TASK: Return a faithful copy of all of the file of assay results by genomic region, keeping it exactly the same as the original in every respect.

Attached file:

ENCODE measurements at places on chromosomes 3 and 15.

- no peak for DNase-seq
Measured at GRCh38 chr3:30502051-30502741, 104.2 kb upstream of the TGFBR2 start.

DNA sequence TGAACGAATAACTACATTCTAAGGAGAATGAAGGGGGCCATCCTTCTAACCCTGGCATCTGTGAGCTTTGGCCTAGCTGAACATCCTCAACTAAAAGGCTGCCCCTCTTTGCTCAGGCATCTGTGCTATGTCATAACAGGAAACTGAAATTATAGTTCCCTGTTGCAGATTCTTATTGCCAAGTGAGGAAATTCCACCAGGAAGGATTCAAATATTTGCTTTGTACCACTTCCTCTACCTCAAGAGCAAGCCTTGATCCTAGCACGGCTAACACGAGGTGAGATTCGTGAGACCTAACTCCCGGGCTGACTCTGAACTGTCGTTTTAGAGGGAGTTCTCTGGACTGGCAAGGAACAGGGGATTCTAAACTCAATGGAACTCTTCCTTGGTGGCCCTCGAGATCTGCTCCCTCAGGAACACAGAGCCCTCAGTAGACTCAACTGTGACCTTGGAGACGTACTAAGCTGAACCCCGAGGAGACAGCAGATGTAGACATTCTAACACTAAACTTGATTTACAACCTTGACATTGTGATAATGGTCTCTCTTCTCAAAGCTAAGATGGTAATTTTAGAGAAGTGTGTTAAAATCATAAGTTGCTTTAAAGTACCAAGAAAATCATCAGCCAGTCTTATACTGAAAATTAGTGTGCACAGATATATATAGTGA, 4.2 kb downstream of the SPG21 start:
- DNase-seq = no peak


ENCODE measurements at places on chromosomes 3 and 15.

- no peak for DNase-seq
Measured at GRCh38 chr3:30502051-30502741, 104.2 kb upstream of the TGFBR2 start.

DNA sequence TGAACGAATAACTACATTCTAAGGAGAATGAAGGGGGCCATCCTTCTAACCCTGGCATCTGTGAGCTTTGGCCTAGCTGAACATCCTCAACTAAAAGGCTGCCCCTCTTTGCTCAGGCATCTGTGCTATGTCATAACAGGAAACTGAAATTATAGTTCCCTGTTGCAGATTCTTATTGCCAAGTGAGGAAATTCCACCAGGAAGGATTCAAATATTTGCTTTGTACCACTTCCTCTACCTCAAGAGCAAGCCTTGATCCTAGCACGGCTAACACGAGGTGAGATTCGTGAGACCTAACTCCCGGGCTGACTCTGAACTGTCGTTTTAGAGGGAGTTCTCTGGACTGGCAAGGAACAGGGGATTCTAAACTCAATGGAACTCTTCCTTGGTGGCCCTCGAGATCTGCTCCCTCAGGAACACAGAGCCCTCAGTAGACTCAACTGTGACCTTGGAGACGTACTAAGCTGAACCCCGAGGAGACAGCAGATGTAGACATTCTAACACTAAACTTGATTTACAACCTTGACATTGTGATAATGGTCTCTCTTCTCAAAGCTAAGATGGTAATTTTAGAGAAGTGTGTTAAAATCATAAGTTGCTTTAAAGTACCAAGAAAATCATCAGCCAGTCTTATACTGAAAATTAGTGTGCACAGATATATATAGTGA, 4.2 kb downstream of the SPG21 start:
- DNase-seq = no peak